end
end
```
@@ -615,7 +612,7 @@ Cache-Control: no-cache
Or you can use other HTTP headers to convey other information:
```ruby
-head :created, :location => photo_path(@photo)
+head :created, location: photo_path(@photo)
```
Which would produce:
@@ -661,8 +658,8 @@ WARNING: The asset tag helpers do _not_ verify the existence of the assets at th
The `auto_discovery_link_tag` helper builds HTML that most browsers and newsreaders can use to detect the presence of RSS or Atom feeds. It takes the type of the link (`:rss` or `:atom`), a hash of options that are passed through to url_for, and a hash of options for the tag:
```erb
-<%= auto_discovery_link_tag(:rss, {:action => "feed"},
- {:title => "RSS Feed"}) %>
+<%= auto_discovery_link_tag(:rss, {action: "feed"},
+ {title: "RSS Feed"}) %>
```
There are three tag options available for the `auto_discovery_link_tag`:
@@ -759,20 +756,20 @@ Note that your defaults of choice will be included first, so they will be availa
You can supply the `:recursive` option to load files in subfolders of `public/javascripts` as well:
```erb
-<%= javascript_include_tag :all, :recursive => true %>
+<%= javascript_include_tag :all, recursive: true %>
```
-If you're loading multiple JavaScript files, you can create a better user experience by combining multiple files into a single download. To make this happen in production, specify `:cache => true` in your `javascript_include_tag`:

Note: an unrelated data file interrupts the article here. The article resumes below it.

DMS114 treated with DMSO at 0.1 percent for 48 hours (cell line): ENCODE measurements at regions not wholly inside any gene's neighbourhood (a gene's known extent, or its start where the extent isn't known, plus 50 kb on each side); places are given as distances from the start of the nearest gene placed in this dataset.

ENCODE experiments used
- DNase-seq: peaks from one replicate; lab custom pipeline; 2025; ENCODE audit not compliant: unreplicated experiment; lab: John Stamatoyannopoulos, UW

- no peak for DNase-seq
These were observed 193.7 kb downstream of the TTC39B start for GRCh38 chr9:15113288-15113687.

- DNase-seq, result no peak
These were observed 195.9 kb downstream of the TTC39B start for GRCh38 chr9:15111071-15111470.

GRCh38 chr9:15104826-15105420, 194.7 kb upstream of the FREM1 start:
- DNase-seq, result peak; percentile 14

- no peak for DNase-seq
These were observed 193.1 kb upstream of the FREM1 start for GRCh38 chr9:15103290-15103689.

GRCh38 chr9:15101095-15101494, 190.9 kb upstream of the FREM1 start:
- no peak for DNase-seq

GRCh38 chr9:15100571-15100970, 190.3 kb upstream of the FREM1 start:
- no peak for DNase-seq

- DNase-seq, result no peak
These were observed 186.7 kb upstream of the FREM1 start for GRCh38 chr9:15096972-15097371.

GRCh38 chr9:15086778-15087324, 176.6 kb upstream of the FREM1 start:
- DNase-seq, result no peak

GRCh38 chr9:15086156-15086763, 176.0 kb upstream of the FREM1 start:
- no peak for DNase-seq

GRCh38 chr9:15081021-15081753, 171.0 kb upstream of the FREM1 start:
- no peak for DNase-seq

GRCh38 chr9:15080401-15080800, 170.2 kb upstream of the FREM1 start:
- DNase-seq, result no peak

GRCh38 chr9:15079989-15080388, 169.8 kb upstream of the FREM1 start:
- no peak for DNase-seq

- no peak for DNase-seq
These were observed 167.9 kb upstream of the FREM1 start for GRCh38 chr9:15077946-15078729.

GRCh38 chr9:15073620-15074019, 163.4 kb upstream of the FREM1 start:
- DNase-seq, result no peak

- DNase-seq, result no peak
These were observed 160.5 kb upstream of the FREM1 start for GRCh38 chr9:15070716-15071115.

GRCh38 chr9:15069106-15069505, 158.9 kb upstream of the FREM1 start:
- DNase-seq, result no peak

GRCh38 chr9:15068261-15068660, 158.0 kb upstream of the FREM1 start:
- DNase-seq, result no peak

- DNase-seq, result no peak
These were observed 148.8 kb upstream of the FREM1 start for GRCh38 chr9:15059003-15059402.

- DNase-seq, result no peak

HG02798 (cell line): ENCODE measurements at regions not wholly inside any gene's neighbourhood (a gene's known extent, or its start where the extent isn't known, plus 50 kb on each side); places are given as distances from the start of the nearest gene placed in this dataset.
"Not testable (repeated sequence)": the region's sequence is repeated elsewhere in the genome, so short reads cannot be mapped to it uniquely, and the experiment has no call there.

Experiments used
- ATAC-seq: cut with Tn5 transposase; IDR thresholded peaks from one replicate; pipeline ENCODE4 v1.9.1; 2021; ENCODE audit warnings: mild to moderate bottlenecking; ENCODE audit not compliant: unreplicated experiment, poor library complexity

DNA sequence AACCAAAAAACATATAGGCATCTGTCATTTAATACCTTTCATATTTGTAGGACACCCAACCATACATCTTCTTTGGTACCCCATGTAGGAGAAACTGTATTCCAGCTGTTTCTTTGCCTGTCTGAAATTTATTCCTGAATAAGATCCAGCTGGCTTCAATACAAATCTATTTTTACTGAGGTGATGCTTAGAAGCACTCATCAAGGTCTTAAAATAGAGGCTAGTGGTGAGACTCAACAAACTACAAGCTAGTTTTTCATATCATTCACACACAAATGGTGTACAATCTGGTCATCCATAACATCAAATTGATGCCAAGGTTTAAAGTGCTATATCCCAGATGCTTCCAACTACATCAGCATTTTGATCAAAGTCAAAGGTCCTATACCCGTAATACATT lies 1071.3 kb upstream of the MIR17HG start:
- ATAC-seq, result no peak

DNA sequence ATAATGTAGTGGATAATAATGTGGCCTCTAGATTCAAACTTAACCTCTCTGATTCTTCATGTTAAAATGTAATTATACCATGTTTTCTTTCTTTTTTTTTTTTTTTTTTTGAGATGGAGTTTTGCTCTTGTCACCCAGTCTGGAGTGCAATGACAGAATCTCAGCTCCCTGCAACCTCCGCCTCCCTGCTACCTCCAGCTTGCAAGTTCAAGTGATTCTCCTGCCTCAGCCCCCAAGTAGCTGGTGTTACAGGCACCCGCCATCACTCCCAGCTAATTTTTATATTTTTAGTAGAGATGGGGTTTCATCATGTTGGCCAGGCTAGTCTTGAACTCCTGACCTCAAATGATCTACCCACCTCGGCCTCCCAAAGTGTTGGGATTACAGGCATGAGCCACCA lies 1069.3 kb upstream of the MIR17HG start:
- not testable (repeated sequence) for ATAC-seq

+If you're loading multiple JavaScript files, you can create a better user experience by combining multiple files into a single download. To make this happen in production, specify `cache: true` in your `javascript_include_tag`:
```erb
-<%= javascript_include_tag "main", "columns", :cache => true %>
+<%= javascript_include_tag "main", "columns", cache: true %>
```
By default, the combined file will be delivered as `javascripts/all.js`. You can specify a location for the cached asset file instead:
```erb
<%= javascript_include_tag "main", "columns",
- :cache => "cache/main/display" %>
+ cache: "cache/main/display" %>
```
You can even use dynamic paths such as `cache/#{current_site}/main/display`.
@@ -810,7 +807,7 @@ To include `http://example.com/main.css`:
By default, the `stylesheet_link_tag` creates links with `media="screen" rel="stylesheet"`. You can override any of these defaults by specifying an appropriate option (`:media`, `:rel`):
```erb
-<%= stylesheet_link_tag "main_print", :media => "print" %>
+<%= stylesheet_link_tag "main_print", media: "print" %>
```
If the asset pipeline is disabled, the `all` option links every CSS file in `public/stylesheets`:
@@ -822,20 +819,20 @@ If the asset pipeline is disabled, the `all` option links every CSS file in `pub
You can supply the `:recursive` option to link files in subfolders of `public/stylesheets` as well:
```erb
-<%= stylesheet_link_tag :all, :recursive => true %>
+<%= stylesheet_link_tag :all, recursive: true %>
```
-If you're loading multiple CSS files, you can create a better user experience by combining multiple files into a single download. To make this happen in production, specify `:cache => true` in your `stylesheet_link_tag`:
+If you're loading multiple CSS files, you can create a better user experience by combining multiple files into a single download. To make this happen in production, specify `cache: true` in your `stylesheet_link_tag`:
```erb
-<%= stylesheet_link_tag "main", "columns", :cache => true %>
+<%= stylesheet_link_tag "main", "columns", cache: true %>